The Black Keys won two awards in the pre-telecast portion of the 55th annual Grammy Awards: Best Rock Album for El Camino and Best Rock Song for “Lonely Boy.” They beat Bruce Springsteen, Jack White and Muse’s Matthew Bellamy in both categories.
In addition, the rock duo’s Dan Auerbach was voted Producer of the Year, Non-Classical.
The duo’s strong showing in the pre-telecast awards increases the chances that it could be an upset winner for Album of the Year. It is competing for that award with Mumford & Sons’ Babel, .fun’s Some Nights, Frank Ocean’s Channel Orange and Jack White’s Blunderbuss.
[ Photos: Grammys red carpet report card ]
The “pre-tel” awards were mixed for Mumford & Sons. The British group won Best Long Form Music Video for Big Easy Express took Best Long Form Music Video—beating U2, who are past category champs (and Grammy gods) U2.
But it lost an award that most thought it was sure to win: Best Americana Album. Instead, Bonnie Raitt took the award for Slipstream. “I was not expecting this,” Raitt said. “This is the same (surprised) face I wore that other time,” referring to her unexpected sweep in 1990 when she won four awards, including Album of the Year for Nick Of Time.
Paul McCartney was also an upset winner for Best Traditional Pop Album. His well-received but modest-selling Kisses On The Bottom, beat Michael Buble’s blockbuster Christmas.
Janis Ian was also an upset winner of Best Spoken Word Album, a category that honors “books on tape.” She beat Bill Clinton, Michelle Obama, Rachel Maddow and Ellen DeGeneres, which triggered the best joke of the night. “I keep thinking this is the punch-line to a joke that begins, ‘An ex-President, a First Lady and three lesbians walk into a bar…’”
Ian also alluded to the magnitude of the upset. The award had been expected to go to either Clinton or Obama. “To say this is an upset is an understatement.” This is Ian’s second Grammy. She took Best Pop Vocal Performance, Female of 1975 for “At Seventeen.”
Red-hot DJ Skrillex, who won three Grammys last year, won three more awards this year: Best Dance/Electronica Album for Bangarang, Best Dance Recording for the title track (featuring Sirah) and Best Remixed Recording, Non- Classical for his remix of Nero’s “Promises.”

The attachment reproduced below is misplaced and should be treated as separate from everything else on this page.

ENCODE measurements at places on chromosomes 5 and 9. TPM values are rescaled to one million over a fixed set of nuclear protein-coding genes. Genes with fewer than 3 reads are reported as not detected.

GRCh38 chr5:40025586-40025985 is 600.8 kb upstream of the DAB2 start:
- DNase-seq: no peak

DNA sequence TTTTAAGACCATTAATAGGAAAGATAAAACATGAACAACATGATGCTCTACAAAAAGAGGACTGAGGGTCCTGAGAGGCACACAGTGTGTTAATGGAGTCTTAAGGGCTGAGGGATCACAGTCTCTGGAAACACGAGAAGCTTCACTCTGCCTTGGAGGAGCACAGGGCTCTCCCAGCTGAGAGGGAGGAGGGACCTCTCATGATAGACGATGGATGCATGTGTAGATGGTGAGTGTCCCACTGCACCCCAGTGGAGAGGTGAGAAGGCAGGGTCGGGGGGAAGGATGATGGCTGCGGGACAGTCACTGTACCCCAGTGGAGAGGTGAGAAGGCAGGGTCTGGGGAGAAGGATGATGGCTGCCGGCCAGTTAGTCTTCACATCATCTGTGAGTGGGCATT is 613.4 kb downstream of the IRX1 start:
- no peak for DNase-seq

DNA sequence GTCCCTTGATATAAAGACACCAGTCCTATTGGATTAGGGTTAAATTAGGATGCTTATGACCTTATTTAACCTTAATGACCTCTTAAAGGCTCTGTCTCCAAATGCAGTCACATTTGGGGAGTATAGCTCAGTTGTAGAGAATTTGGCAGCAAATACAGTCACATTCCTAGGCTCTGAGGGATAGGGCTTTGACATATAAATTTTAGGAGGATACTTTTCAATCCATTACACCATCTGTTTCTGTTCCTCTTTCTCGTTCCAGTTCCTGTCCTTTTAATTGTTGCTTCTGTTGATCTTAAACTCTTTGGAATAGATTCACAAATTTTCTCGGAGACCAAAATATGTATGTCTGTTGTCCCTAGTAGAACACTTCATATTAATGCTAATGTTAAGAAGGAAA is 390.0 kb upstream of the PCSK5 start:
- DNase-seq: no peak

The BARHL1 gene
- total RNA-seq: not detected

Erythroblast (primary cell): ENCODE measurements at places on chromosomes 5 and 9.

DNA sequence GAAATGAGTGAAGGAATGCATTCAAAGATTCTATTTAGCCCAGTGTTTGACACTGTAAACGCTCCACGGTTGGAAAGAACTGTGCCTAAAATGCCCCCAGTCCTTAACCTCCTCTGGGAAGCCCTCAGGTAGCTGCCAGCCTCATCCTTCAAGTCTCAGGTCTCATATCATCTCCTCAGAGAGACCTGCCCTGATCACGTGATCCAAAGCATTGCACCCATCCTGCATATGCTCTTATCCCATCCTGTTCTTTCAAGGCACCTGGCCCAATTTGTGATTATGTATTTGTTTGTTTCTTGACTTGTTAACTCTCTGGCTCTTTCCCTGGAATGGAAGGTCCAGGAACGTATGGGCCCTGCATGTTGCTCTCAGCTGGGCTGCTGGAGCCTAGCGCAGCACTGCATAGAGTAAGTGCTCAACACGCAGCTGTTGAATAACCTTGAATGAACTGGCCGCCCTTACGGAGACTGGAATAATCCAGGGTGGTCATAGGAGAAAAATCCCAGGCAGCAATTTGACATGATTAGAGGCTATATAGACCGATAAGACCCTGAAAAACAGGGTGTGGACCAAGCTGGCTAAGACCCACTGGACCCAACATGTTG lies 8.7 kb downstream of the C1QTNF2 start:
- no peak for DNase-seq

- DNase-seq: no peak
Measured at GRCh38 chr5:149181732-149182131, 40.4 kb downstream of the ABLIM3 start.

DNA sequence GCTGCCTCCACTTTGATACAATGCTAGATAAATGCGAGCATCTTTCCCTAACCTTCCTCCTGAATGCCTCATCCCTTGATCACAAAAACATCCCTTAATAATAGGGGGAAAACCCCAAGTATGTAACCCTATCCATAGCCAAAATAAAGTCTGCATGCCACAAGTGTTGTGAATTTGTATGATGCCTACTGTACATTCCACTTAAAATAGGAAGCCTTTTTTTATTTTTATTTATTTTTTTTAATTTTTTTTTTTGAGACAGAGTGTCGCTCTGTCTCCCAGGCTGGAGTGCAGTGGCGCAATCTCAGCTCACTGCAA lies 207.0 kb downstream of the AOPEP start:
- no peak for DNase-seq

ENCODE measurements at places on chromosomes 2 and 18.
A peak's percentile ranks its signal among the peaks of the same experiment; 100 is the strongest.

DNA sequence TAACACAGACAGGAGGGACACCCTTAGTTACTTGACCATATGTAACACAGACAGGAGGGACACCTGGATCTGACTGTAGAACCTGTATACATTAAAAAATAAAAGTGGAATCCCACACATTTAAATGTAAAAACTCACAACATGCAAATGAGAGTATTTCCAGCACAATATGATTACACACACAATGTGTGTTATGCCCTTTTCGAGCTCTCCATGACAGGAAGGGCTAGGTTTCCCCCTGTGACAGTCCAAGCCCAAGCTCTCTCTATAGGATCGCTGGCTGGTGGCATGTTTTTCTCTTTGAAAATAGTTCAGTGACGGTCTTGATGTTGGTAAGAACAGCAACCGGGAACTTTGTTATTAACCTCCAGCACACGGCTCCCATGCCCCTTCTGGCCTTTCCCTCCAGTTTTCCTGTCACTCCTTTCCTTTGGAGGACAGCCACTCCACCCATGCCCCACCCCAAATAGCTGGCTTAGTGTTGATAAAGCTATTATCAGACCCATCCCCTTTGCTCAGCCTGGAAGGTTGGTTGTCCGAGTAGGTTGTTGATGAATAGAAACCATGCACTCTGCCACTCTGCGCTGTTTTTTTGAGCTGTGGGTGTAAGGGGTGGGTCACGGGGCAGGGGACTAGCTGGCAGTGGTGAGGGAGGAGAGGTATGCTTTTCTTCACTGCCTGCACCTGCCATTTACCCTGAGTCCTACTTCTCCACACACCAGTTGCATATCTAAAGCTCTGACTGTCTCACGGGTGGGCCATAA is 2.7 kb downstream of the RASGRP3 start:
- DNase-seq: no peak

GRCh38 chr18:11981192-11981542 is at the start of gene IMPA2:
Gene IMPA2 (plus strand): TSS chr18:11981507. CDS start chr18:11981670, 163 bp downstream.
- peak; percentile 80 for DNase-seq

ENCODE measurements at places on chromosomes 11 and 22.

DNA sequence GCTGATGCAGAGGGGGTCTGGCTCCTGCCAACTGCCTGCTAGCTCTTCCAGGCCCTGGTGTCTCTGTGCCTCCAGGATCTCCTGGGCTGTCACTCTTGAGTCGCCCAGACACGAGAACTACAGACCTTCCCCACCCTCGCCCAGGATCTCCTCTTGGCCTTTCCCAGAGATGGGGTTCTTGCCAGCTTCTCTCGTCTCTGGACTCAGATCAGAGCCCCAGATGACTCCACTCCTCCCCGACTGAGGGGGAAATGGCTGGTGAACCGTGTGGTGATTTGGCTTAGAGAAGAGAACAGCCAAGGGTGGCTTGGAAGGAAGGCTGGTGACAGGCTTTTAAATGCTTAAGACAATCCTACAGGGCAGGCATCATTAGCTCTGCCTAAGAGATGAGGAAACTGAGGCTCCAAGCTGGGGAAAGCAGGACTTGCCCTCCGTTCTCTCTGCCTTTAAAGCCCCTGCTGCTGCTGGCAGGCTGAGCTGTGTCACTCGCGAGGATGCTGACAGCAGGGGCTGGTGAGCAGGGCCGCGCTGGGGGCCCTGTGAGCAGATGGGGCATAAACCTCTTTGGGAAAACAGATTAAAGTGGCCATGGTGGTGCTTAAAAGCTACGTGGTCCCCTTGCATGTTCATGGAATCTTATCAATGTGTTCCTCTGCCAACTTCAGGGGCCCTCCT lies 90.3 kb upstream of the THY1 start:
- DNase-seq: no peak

Jay-Z/Kanye West won two awards for their frisky smash “N****s In Paris.” The track is from their hit 2011 collaboration, Watch The Throne. These awards bring West’s total of Grammys to 20; Jay-Z’s to 16. (With both artists, all of the awards have come in the rap and R&B fields. That’s a sore point with West.)
Gotye won two awards: Best Pop Duo/Group Performance for “Somebody That I Used To Know” (featuring Kimbra) and Best Alternative Music Album for Making Mirrors.
Esperanza Spalding, who was a surprise winner for Best New Artist two years ago, won two awards. She won Best Jazz Vocal Album for Radio Music Society and Best Instrumental Arrangement Accompanying Vocalist(s) for “City Of Roses.” She wrote the arrangement with Thara Memory, who has been her teacher since she was eight.
Matt Redman won two Grammys for his song “10,000 Reasons (Bless The Lord).” The song won Best Gospel/Contemporary Christian Music Performance and tied for Best Contemporary Christian Music Song. Redman co-wrote the song with Jonas Myrin.
Jay-Z/Kanye West weren’t the only artists to move up high on the list of all-time Grammy winners.
Jazz man Chick Corea, whose shelves are already jammed with Grammys, won two more awards, bringing his total to 20. He and Gary Burton won Best Improvised Jazz Solo for “Hot House.” The two men have been collaborators for 40 years. In addition, Corea’s composition “Mozart Goes Dancing” won Best Instrumental Composition.